In Part I of this article I described how Jazz music began its infiltration into American music and how all types of saxophones are some of the most expressive types of music instruments for playing swing, bebop, hard bop, jazz, free jazz, and electric jazz/rock/funk. Some of the best and most renowned jazz music came from those jazz musicians playing saxophones who had the most troubled lives. These jazz musicians had such a strong inner drive to be famous and to make brilliant music with their saxophones. Just a few of these brilliant musicians who played different types of saxophones are portrayed as follows:
Lester’s father was a music teacher and his mother played saxophone. His father remarried and took Lester and his brother and sister on the road in a circus sideshow band when Lester was 10. Lester learned to play the violin and trumpet, then drums. He then added the alto and tenor saxophones to his arsenal of music instruments. He was an “unusually sensitive” person and resented his father’s harsh punishments so much that he repeatedly ran away from home as a teenager until he finally did not go back home at the age of 19.
He went in pursuit of his music dreams and joined the Blue Devils, playing his different types of saxophones, mainly tenor. He built his style partly on Frankie Trumbauer who had a light, airy tone and usually told a little story. His style was also structured around his intense competitive need to make his songs his own. What launched his fame was his originality and individualism. Not only was his music individualized, but so were his clothes, his walk, he used a silver saxophone, and he held his saxophone out at a 45 degree angle.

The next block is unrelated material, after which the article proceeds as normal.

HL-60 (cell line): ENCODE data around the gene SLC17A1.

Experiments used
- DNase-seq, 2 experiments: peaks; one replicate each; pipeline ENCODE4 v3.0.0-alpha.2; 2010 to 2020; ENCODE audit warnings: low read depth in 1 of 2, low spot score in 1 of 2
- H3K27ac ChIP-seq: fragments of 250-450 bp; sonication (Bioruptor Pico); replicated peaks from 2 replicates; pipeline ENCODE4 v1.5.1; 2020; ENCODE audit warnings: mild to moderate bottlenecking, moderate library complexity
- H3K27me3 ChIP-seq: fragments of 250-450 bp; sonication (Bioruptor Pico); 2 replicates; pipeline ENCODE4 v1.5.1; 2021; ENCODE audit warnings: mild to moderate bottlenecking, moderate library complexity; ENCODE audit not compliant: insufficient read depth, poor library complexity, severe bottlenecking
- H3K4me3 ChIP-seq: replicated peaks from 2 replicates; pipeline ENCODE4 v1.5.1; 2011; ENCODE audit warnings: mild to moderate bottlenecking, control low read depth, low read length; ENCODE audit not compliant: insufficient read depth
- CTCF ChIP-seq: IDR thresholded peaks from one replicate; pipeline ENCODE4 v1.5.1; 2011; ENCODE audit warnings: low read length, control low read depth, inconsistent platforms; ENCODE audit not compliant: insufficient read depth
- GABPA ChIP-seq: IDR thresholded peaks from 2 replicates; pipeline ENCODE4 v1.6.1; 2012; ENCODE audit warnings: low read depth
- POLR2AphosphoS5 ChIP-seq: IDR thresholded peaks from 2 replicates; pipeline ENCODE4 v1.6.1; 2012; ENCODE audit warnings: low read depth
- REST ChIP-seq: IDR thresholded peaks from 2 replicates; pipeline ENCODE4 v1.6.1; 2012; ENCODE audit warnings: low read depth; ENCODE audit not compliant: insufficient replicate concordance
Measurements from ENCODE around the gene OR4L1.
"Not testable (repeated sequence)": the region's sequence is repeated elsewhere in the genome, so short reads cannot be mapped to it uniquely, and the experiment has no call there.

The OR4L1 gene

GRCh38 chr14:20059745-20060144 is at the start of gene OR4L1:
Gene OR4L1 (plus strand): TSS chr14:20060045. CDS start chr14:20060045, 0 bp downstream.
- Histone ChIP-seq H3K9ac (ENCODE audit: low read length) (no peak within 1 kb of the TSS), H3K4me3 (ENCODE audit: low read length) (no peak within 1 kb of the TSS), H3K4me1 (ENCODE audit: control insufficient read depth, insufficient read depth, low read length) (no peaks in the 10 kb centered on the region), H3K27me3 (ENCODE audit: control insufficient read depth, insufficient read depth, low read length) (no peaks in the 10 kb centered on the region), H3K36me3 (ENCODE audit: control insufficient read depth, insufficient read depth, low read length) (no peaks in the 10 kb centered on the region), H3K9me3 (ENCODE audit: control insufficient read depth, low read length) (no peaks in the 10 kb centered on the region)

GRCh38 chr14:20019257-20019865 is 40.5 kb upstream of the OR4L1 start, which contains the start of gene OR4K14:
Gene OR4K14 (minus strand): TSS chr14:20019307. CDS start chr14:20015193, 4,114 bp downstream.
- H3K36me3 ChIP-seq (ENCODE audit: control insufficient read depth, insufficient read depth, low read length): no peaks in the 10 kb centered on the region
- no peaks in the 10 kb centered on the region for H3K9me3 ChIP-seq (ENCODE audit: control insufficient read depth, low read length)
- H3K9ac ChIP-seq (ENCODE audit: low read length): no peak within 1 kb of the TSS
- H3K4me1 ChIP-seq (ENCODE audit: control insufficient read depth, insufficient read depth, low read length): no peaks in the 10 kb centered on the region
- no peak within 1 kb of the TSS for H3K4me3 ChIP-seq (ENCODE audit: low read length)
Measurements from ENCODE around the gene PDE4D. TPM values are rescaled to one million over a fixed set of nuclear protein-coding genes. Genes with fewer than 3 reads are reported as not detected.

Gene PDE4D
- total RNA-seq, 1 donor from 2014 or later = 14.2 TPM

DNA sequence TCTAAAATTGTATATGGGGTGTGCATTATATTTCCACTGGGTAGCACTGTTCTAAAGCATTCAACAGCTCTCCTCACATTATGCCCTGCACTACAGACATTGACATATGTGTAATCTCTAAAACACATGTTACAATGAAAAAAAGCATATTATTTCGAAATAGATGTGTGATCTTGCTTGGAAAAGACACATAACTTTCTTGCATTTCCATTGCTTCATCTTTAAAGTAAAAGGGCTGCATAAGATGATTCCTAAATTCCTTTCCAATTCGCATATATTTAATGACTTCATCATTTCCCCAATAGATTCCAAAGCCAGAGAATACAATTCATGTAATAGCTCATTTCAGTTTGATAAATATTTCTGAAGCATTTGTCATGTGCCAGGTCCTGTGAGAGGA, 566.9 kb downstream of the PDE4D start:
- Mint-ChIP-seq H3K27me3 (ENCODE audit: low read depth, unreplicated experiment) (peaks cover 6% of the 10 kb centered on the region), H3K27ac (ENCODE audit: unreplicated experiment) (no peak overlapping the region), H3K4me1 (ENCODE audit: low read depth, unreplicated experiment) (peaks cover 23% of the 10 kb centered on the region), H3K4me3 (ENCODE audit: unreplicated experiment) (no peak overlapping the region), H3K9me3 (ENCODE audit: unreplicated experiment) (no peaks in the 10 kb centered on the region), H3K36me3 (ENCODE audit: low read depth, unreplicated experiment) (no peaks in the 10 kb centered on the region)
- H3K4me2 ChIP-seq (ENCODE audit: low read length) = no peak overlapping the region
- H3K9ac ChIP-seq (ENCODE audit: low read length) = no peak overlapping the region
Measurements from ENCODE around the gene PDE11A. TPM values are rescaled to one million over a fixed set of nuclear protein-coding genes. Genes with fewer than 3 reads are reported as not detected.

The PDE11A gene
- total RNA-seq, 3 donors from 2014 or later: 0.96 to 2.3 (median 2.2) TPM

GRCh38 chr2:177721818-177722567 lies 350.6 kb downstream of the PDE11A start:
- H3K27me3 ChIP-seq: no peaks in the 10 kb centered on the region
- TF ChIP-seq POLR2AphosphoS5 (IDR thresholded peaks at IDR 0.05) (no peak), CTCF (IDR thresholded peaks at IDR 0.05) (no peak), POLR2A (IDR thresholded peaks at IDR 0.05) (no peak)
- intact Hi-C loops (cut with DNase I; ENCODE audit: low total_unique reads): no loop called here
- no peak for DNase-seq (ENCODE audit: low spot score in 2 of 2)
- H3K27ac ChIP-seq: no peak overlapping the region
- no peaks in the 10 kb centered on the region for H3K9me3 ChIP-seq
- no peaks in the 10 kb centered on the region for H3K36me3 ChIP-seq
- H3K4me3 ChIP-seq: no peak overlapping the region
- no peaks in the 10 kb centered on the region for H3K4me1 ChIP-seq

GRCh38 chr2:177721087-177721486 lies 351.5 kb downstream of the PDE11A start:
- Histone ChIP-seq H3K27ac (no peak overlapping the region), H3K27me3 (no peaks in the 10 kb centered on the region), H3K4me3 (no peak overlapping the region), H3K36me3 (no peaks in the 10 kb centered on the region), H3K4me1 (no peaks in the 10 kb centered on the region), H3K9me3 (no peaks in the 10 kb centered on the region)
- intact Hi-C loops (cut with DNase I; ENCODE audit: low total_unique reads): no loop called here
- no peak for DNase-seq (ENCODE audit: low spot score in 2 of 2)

With strong roots in blues music, the sound emanating from his different types of saxophones was delicate versus big and bold. It had a strong, soulful feel and was light and swinging without effort. He could make his different types of saxophones sound smooth and sweet with each note melting into the next one. The phrases were of varying lengths ending in a distinctive wavering vibrato sound that only saxophones can make. Not only did the varying lengths of phrases create his individualism and a breakthrough in music, but so did his incorporation of moments of silence. Instead of continually playing, he learned to appreciate the power of silence and would wait a few beats before playing another phrase. The bright flame of his fame began to flicker though during the Depression when it was difficult to find work. He gradually took a downward turn and in the end alcohol destroyed his health.
Coleman “Bean” Hawkins
Coleman was a schooled jazz musician and was taught to read music by his mother before he could even read words. His father was a factory worker who worked 2 jobs in order to pay for Coleman’s lessons. He studied cello and different types of saxophones, including the C-melody and tenor saxophones. By age 12 he was playing the C-melody saxophone at dances. By age 17 he had joined Mannie Smith’s Jazz Hounds in a touring tent show and soon switched to the tenor saxophone which sparked his musical style to flourish, especially when he joined Fletcher Henderson’s band in 1924 at the age of 20. His music was inspired by Louis Armstrong and Art Tatum. In the 1930’s and 1940’s he played swing music and switched to bebop in the 1940’s. He lived for musical combat to challenge and beat others talents, not just with different types of saxophones, but with any instrument. He also challenged his own skills.